S EARLY AS THE MID-1960S, NEW IDEAS COMING FROM FRANCE began to have a major impact on the American academic scene. A small number of French departments were early adopters. At Columbia, the French Department and the Maison Française worked in tandem, playing a major role in the dissemination of these ideas and their integration into the mainstream of American academic culture. What came to be known in retrospect as “French theory” originated in the structuralism of the 1950s, which was itself an attempt to use the methods and concepts of modern linguistics across the humanities and the social sciences. Because this new enterprise was concerned first and foremost with language, departments of literature (and, in the United States, departments of French) played a pioneering role. Theory appealed to some and was resisted by others. Its claims were radical: the work of the reader was as important as the intentions of the author; literature was a site of power; and written texts were often in contradiction with their own assertions.
At Columbia, two scholars, Michael Riffaterre and Sylvère Lotringer, were important advocates of “French theory.” They had very different personalities and profiles, and were both allies and rivals. Riffaterre arrived from France in the early 1950s, completed a PhD in French at Columbia, and rose through the ranks to be appointed a University Professor in 1982. Chairing the French Department from 1974 to 1983, Riffaterre developed his own version of structuralist theory, emphasizing a strongly formalist approach and promoting the use of concepts such as agrammaticality and hypogram. In 1978 Riffaterre started the International Colloquium on Poetry and Poetics, which for over a decade met each year at the Maison Française, bringing in established theorists like Jean Ricardou, Gérard Genette, and Umberto Eco, as well as young and upcoming scholars, including Barbara Johnson, Naomi Schor, Alice Kaplan, Susan Rubin Suleiman, Nancy K. Miller, and Emily S. Apter. During those years the visiting professorship in the French Department was held in rotation by Tzvetan Todorov, Julia Kristeva, and Hans Robert Jauss (later replaced by Umberto Eco), an arrangement known informally at the time as “the troika.” These distinguished visitors gave numerous public lectures at the Maison Française.
Sylvère Lotringer, who wrote his dissertation at the École Pratique des Hautes Études under the direction of Lucien Goldmann and Roland Barthes, joined the Columbia faculty in 1972. His instincts were anti-institutional and countercultural. Under the banner of Semiotext(e), the journal he founded in 1974, Lotringer brought together academics, fiction writers, musicians, and visual artists for events that blurred the lines between conference and performance. Lotringer kept a relatively low profile on the Columbia campus, but was a major figure in New York’s avant-garde art scene. Under his leadership, Semiotext(e) played a pioneering and still underappreciated role in the dissemination of works by Foucault and Deleuze in the United States. In addition, it was Lotringer who invited such figures as Félix Guattari , Jean Baudrillard, Jean-François Lyotard, Jacques Lacan, and Luce Irigaray to speak at the Maison Française.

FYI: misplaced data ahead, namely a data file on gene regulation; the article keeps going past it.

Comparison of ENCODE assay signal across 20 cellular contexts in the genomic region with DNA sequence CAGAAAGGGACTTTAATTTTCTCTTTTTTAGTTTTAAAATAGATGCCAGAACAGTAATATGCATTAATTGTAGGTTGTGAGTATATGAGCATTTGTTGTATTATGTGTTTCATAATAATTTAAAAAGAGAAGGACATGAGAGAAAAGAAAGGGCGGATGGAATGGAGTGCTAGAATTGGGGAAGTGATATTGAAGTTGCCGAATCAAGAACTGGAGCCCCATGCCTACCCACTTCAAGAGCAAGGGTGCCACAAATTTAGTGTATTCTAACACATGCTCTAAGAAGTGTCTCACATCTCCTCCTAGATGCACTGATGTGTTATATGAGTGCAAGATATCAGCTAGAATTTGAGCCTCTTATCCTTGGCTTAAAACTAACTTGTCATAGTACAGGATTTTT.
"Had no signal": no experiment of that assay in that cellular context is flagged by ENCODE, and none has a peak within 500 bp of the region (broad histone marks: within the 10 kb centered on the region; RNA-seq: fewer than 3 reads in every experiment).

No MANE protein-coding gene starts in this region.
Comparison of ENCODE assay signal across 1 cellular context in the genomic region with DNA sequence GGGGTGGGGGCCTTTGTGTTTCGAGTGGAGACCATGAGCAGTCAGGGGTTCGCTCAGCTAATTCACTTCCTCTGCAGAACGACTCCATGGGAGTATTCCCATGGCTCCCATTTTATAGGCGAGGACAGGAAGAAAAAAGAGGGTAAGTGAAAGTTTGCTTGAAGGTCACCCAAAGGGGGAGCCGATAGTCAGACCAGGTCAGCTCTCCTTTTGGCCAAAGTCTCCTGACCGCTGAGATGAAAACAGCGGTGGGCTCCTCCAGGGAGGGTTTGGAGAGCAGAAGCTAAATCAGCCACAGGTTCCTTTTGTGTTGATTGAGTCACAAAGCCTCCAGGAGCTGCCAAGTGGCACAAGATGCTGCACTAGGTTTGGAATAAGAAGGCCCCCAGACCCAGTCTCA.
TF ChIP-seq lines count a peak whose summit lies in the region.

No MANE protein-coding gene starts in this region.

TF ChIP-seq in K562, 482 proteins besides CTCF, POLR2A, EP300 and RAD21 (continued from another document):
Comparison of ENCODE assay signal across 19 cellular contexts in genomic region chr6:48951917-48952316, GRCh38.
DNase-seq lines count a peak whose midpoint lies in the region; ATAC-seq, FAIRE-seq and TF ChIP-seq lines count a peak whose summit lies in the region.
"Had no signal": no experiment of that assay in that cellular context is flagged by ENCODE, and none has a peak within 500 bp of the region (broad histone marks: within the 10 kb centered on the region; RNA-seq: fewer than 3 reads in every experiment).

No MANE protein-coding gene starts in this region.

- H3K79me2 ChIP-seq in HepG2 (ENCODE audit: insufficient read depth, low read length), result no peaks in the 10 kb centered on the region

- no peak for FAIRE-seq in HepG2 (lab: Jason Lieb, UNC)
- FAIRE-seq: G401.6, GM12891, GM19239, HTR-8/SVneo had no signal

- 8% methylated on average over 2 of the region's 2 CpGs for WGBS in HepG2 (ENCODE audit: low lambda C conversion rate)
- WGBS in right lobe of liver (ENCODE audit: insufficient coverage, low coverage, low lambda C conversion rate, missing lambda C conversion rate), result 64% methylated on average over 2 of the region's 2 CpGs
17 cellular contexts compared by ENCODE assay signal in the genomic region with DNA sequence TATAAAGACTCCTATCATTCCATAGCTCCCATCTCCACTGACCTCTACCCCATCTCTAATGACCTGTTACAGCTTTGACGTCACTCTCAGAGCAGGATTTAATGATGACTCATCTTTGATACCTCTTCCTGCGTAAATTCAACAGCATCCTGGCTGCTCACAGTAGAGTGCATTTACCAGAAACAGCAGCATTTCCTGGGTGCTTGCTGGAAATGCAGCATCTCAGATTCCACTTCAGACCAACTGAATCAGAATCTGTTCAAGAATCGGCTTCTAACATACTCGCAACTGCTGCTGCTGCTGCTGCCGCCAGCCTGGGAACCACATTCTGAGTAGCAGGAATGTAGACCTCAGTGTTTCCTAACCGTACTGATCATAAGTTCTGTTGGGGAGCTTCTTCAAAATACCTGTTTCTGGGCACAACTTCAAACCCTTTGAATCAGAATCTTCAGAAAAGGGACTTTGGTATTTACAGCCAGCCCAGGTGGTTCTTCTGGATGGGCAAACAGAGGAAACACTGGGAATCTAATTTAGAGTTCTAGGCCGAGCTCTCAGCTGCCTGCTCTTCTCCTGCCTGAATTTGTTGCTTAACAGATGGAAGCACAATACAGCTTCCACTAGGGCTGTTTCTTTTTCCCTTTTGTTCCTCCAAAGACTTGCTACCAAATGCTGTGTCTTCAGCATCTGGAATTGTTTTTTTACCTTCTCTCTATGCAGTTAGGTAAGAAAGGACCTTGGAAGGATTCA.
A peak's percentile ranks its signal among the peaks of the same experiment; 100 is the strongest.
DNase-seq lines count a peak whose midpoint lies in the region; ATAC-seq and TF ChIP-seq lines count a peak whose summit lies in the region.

With the recruitment of Antoine Compagnon in 1985 and Maryse Condé a decade later, the French Department moved toward a reassessment of historical approaches to the study of literature and culture, and committed itself to the study of Francophone literature. By then, “French theory” had become mainstream, having permeated many fields and disciplines in the United States. In 1994 Compagnon began splitting his time between Columbia and Paris, first at the Sorbonne where he introduced the teaching of literary theory, and then at the Collège de France, where he now holds the chair in modern and contemporary literature. The conferences Compagnon organized at the Maison Française covered an extensive range of topics, from representations of the French Revolution (with artist Robert Motherwell as keynote speaker) to the French in New York during World War II, to terror and literature. Maryse Condé planned countless events at the Maison Française during her time at Columbia. A major Francophone writer herself, Condé drew fellow writers to the Maison, including Édouard Glissant, Mongo Beti, Daniel Maximin, and Assia Djebar.
Following a wave of retirements in the late 2000s, the French Department was almost entirely rebuilt under the leadership of Pierre Force. Interdisciplinary connections were emphasized in the hiring of new faculty, and programming at the Maison Française reflected an effort to explore the connections between various disciplines involved in the study of literature and culture, from philology and literary analysis, to history, anthropology, philosophy, and sociology.
Chaired from 2007 to 2012 by Phil Watts, the Department of French is currently chaired by Elisabeth Ladenson, who, with her colleagues, works with Maison Française Director Shanny Peer on lectures and conferences that tap into the creative potential of interdisciplinarity, while advancing reassessments of French and Francophone studies as a whole. Conferences in recent years have included “Thinking the Postcolonial in French,” “Transcolonial Fanon,” “The Rescue of Jews in France and Its Empire During World War II,” and a centennial celebration of Romanic Review, the department’s flagship publication. Topics addressed at recent roundtables have included the future of libraries in the digital age, “Why French Matters,” and “The Past and Future of French History.”